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CEO Byers: Life post-acquisition ‘business as usual’ for CARSTAR shops — but better

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Business Practices | Market Trends | Repair Operations
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CARSTAR collision repairers will continue “business as usual” despite the company’s acquisition Wednesday by the parent of its competitor MAACO, CEO David Byers said Thursday.

“Nothing’s changing,” said Byers, who will remain CEO of what he stressed would be a largely independent, “wholly owned subsidiary” of buyer Driven Brands.

“We get to continue to operate as an independent brand,” he said.

In fact, Byers said, there’s “real upside potential” for CARSTAR franchisees thanks to the best practices CARSTAR can learn from the other Roark Capital brands — including from unrelated industries like restaurants — and the kind of buying power CARSTAR repairers will have with orders.

“We’re getting the access to a lot of additional resources … that we wouldn’t have otherwise,” Byers said.

CARSTAR already has 450 locations in the U.S. and Canada, and MAACO has 490. Joining Driven could create a partnership “unmatched in the collision repair space,” according to Byers.

The deal fully closed Wednesday and was announced Thursday, so the companies didn’t know yet what kind of savings CARSTAR and MAACO shops would see from vendors, according to Byers.

“That will definitely be one of the things on our list to do,” he said.

The company will be placed in a new Paint & Collision division alongside MAACO and Drive N Style and led by MAACO President Jose Costa (of 2015 “Undercover Boss” fame) It’s unclear why this division wouldn’t include Aero-Colours, which is similar to Drive N Style.

Reason for sale

CARSTAR, owned by Champlain Capital, was doing quite well on its own. The company reports year-over-year sales growth of 8.3 percent for its franchises so far this year (compared to same-store growth of 4.3 percent industrywide) and overall sales of $386 million from January-June, which puts it on track to beat a record 2014.

It also recently rose to No. 106 from No. 112 on Franchise Times’ 2015 Top 200 list, while MAACO only rose to No. 148 from No. 149. (McDonald’s remained No. 1, in case you were wondering.) And late last month, St. Peters, Mo.-based CARSTAR Jungerman was named Franchisee of the Year by the International Franchise Association.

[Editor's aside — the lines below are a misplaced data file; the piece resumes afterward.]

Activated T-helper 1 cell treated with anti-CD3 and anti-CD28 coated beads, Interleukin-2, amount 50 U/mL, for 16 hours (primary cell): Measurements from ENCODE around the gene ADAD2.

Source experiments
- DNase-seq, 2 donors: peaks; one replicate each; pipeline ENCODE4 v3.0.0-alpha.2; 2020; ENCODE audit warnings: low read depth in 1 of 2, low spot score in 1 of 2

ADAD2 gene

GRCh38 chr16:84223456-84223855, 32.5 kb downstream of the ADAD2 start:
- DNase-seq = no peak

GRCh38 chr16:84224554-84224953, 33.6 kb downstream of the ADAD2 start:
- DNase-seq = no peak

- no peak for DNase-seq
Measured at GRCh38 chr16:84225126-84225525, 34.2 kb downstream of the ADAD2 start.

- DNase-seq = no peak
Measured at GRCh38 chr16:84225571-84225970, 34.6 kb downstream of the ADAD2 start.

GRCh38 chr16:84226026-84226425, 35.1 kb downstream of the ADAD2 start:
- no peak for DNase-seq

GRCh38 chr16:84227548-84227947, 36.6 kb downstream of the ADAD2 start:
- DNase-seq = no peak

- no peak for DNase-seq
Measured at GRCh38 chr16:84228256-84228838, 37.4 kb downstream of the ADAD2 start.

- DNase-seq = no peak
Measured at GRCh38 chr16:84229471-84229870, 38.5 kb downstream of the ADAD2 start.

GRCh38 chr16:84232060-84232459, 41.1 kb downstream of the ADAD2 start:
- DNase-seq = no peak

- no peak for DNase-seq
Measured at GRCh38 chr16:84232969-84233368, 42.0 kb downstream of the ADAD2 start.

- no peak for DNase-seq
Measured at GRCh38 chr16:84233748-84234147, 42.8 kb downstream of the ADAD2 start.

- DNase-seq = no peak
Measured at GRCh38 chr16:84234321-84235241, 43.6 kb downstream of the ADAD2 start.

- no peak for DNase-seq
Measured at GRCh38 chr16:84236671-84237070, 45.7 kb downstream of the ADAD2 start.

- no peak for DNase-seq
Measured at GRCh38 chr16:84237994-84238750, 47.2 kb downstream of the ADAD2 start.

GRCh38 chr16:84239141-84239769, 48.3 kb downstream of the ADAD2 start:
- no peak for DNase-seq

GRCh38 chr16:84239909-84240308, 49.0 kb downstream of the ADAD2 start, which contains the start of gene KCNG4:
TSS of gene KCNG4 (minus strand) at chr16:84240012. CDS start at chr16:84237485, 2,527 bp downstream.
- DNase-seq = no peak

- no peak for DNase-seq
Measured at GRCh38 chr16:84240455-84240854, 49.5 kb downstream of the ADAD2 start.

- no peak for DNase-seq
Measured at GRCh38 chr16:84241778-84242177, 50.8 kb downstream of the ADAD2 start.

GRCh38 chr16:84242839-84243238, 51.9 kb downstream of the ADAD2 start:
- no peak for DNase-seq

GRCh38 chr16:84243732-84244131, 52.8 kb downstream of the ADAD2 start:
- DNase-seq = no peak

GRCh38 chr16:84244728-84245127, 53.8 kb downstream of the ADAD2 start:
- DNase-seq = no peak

So why sell?

“We’ve got a lot of growth initiatives on our plate,” Byers said, explaining the rationale. Joining Driven Brands — and the larger, $19 billion Roark empire gives CARSTAR resources it “never had before.”

Plus, as he observed, the CARSTAR deal was a transaction between two private equity groups, and that’s what those kind of companies do.

“It was no great surprise,” Byers said, calling the transaction done at “about the right time.”

Byers said the talks between Champlain and Roark had been going on for “a few months.” The sale comes less than a year after Driven Brands itself was sold.

He wouldn’t disclose the sale amount, but confirmed franchisees won’t get a percentage of the sale.

“This was a transaction among two privately held entities,” he said.

Competition and DRPs

Asked what would happen if a MAACO and CARSTAR occupied the same territory, Byers was unconcerned.

“There is more than enough work to go around in the collision repair space,” he said. Rather than focus on such theoretical downsides, the deal should be seen as an “upside opportunity,” he said.

Both MAACO and CARSTAR both prominently emphasize their relationships with insurers online. However, franchisees in either company won’t automatically be added to the other’s direct repair programs; such deals will have to be negotiated by the separate entities.

Asked who gets top billing on the preferred list at an insurer call center, Byers said he thought CARSTAR’s excellent key performance indicators would still win out.

Franchise terms

The deal was so new that he hadn’t heard much feedback yet from franchisees, including recently contracted collision repairers presumably surprised that they’d just become sister companies with MAACO.

Byers wouldn’t disclose CARSTAR’s franchise terms, but said the sale won’t affect current franchisees or those looking to join CARSTAR.

“Our franchise terms will not change,” he said.

As for CARSTAR’s new collision repair family:

MAACO franchisees must put up a minimum of $296,500, including what appears to be $140,000 in cash. Shops must also pay 8 percent of the gross back to MAACO. The franchise deal runs 15 years, renewable in five-year blocks.

Becoming a Drive N Style owner usually costs less than $85,000, according to the company. It includes exclusivity for 40 dealerships, a down payment and some monthly payments for two vans, supplies and products, operating capital and other items. The company didn’t publicly disclose the percentage of gross owners must pay.

Aero-Colours franchisees usually get an exclusive turf of about 70 dealerships for $25,000, but territory fees can run between $10,000-$125,000. Other expenses include a $15,000 capital reserve and $14,000 in van-related costs. The entire startup fee runs between $49,000-$174,000 for franchisees with a net worth of $50,000. The company also takes 7 percent of the owner’s gross.

CARSTAR CEO David Byers poses in the lobby of the Courtyard by Marriott in Grand Rapids, Mich., on June 24, 2015. (John Huetter/Repairer Driven News)

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